Chicago Bears: TE Cole Kmet

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A lot has been made of the lack of weapons for quarterback Justin Fields heading into a pivotal Year 2. Outside of Darnell Mooney, there’s no proven option at wide receiver. Which is why tight end Cole Kmet has the potential to have a breakout year in Chicago. Fields and Kmet have developed a nice rapport this offseason and through the summer, and it’s certainly an under-the-radar connection to monitor this year. With questions surrounding Fields’ supporting cast, the Bears are hoping Kmet can be a reliable target in the middle of the field. As the Bears transition to a new offense, Kmet is one of the players who most serves to benefit from Luke Getsy’s scheme. We caught a glimpse of Kmet’s potential in the passing game this summer, and it’s clear he’s going to be a focal point in this offense. – Alyssa Barbieri, Bears Wire

Cincinnati Bengals: TE Hayden Hurst

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Hurst, a first-round pick in 2018, has yet to really have a chance to feature in a great passing attack after stops with two teams. That changes in 2022, where he’ll be the guy Joe Burrow looks to constantly if the big three at wideout—Ja’Marr Chase, Tee Higgins and Tyler Boyd—are covered. C.J. Uzomah put up nearly 500 yards and five scores over 16 games last year in the same role, but Hurst might be an even better fit in the vertical game, letting him outplay his ADP. – Chris Roling, Bengals Wire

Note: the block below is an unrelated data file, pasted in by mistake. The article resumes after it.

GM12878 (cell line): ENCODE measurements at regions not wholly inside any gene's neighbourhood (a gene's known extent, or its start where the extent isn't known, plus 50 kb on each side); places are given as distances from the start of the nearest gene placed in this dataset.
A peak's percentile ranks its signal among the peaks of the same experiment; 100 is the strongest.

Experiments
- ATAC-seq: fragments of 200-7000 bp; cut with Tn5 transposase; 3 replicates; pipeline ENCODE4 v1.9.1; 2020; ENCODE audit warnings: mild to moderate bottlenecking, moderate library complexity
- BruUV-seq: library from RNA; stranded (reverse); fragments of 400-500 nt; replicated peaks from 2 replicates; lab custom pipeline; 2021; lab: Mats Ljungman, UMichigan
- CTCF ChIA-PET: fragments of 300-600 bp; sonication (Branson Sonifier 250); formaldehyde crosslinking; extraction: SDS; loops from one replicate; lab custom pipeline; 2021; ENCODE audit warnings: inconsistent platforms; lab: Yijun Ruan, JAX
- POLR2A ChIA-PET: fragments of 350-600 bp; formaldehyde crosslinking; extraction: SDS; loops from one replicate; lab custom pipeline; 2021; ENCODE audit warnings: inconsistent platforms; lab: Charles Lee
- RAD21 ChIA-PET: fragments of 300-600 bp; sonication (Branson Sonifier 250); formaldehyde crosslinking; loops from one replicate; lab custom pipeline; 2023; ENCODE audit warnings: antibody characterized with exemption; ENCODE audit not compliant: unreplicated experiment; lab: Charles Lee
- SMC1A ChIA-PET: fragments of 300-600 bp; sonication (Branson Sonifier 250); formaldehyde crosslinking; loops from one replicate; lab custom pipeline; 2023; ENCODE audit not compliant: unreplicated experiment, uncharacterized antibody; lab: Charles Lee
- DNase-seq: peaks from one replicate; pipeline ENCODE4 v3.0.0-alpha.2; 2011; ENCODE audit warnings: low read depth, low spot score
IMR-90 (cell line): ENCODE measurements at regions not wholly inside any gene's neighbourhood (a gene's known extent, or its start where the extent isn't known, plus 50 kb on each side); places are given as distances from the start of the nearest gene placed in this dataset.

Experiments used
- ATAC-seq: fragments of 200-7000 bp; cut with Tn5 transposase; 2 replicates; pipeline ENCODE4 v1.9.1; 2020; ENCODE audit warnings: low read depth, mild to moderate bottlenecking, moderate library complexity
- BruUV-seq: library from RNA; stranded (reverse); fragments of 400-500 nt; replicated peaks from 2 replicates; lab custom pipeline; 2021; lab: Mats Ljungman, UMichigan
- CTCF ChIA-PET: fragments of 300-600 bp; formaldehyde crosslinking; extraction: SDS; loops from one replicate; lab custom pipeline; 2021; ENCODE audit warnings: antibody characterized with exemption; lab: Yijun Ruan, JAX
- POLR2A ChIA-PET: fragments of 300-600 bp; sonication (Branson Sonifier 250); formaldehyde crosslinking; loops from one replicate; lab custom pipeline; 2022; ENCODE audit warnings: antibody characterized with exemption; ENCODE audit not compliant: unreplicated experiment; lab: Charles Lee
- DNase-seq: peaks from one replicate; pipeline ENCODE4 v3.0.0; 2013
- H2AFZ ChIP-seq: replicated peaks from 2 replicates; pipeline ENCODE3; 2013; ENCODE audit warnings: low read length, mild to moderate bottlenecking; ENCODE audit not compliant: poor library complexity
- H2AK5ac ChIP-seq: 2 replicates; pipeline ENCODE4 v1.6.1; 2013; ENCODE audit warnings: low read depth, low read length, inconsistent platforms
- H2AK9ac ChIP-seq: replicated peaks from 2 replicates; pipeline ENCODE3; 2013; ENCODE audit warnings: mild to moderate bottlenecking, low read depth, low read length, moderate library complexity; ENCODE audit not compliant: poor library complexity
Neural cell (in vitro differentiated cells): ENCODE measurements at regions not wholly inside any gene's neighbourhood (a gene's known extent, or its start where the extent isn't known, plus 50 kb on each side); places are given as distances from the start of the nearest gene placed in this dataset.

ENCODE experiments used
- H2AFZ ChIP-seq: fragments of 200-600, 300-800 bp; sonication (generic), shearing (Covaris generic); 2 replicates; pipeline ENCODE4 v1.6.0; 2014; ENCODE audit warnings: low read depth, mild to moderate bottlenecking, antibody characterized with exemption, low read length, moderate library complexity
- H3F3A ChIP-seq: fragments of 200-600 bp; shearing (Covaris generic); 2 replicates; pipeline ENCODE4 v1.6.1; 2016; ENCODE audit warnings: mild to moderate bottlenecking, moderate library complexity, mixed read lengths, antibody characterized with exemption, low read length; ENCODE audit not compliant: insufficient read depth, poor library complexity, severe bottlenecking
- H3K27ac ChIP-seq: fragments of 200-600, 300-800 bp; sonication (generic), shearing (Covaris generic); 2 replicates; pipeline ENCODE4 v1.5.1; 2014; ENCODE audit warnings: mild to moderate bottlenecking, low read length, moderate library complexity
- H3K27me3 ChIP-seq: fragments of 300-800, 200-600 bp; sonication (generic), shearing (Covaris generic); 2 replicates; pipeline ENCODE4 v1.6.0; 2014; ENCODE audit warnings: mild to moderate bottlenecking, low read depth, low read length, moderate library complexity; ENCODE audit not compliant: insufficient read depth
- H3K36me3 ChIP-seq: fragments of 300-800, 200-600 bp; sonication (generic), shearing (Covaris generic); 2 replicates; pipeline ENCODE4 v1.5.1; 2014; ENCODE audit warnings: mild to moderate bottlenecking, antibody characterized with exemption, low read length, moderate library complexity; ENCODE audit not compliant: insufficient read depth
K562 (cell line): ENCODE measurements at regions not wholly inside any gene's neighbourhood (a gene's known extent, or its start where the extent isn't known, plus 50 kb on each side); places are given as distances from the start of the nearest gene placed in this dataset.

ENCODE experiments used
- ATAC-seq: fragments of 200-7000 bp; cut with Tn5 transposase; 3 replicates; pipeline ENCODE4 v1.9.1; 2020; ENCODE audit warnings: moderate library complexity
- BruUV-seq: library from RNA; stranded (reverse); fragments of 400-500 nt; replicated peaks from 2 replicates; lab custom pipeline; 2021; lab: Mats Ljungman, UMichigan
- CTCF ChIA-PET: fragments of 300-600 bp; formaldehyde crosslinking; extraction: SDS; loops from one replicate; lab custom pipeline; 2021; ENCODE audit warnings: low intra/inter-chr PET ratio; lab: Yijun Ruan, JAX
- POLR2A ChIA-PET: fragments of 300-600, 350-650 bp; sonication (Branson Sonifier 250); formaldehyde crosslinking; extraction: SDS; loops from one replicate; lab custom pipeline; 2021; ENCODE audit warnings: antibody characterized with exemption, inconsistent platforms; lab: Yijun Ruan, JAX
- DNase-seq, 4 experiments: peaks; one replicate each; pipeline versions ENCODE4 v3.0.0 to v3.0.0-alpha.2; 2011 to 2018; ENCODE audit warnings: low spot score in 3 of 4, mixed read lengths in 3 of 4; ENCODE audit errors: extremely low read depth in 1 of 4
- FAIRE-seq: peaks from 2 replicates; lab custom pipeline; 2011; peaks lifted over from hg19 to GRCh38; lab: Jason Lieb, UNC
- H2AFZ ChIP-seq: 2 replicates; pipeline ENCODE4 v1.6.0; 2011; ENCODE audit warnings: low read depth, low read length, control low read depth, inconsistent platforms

Cleveland Browns: TE David Njoku

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Browns fans know the tease that Njoku is on the field while most fantasy experts barely consider him at this point. With QBs Jacoby Brissett and Deshaun Watson having high usage rates for their tight ends, Njoku could change both of those narratives in 2022. Cleveland is paying him top dollar to do so this year. The former first round pick is also the clearcut #1 tight end on the team with Austin Hooper cut this offseason and Harrison Bryant the only other viable candidate on the roster at this point. – Jared K. Mueller, Browns Wire

Dallas Cowboys: WR KaVontae Turpin